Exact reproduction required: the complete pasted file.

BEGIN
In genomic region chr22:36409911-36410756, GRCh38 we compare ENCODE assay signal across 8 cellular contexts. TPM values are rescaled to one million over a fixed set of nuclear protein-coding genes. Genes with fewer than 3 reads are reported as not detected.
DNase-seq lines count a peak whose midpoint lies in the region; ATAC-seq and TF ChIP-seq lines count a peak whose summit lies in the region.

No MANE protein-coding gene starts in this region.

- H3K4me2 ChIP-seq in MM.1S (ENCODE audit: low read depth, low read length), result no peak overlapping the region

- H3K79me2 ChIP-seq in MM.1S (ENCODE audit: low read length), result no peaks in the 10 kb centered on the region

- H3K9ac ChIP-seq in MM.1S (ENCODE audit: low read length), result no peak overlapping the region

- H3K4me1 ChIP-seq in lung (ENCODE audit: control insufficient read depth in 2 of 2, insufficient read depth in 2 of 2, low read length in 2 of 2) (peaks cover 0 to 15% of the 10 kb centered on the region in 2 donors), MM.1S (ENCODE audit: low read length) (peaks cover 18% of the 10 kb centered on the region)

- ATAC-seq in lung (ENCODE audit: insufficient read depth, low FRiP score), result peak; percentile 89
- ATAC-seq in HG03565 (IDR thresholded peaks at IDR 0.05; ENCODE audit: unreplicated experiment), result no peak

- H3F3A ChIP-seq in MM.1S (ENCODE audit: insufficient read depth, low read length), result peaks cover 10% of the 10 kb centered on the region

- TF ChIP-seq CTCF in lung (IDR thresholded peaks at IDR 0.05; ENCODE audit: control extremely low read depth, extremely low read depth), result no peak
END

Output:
In genomic region chr22:36409911-36410756, GRCh38 we compare ENCODE assay signal across 8 cellular contexts. TPM values are rescaled to one million over a fixed set of nuclear protein-coding genes. Genes with fewer than 3 reads are reported as not detected.
DNase-seq lines count a peak whose midpoint lies in the region; ATAC-seq and TF ChIP-seq lines count a peak whose summit lies in the region.

No MANE protein-coding gene starts in this region.

- H3K4me2 ChIP-seq in MM.1S (ENCODE audit: low read depth, low read length), result no peak overlapping the region

- H3K79me2 ChIP-seq in MM.1S (ENCODE audit: low read length), result no peaks in the 10 kb centered on the region

- H3K9ac ChIP-seq in MM.1S (ENCODE audit: low read length), result no peak overlapping the region

- H3K4me1 ChIP-seq in lung (ENCODE audit: control insufficient read depth in 2 of 2, insufficient read depth in 2 of 2, low read length in 2 of 2) (peaks cover 0 to 15% of the 10 kb centered on the region in 2 donors), MM.1S (ENCODE audit: low read length) (peaks cover 18% of the 10 kb centered on the region)

- ATAC-seq in lung (ENCODE audit: insufficient read depth, low FRiP score), result peak; percentile 89
- ATAC-seq in HG03565 (IDR thresholded peaks at IDR 0.05; ENCODE audit: unreplicated experiment), result no peak

- H3F3A ChIP-seq in MM.1S (ENCODE audit: insufficient read depth, low read length), result peaks cover 10% of the 10 kb centered on the region

- TF ChIP-seq CTCF in lung (IDR thresholded peaks at IDR 0.05; ENCODE audit: control extremely low read depth, extremely low read depth), result no peak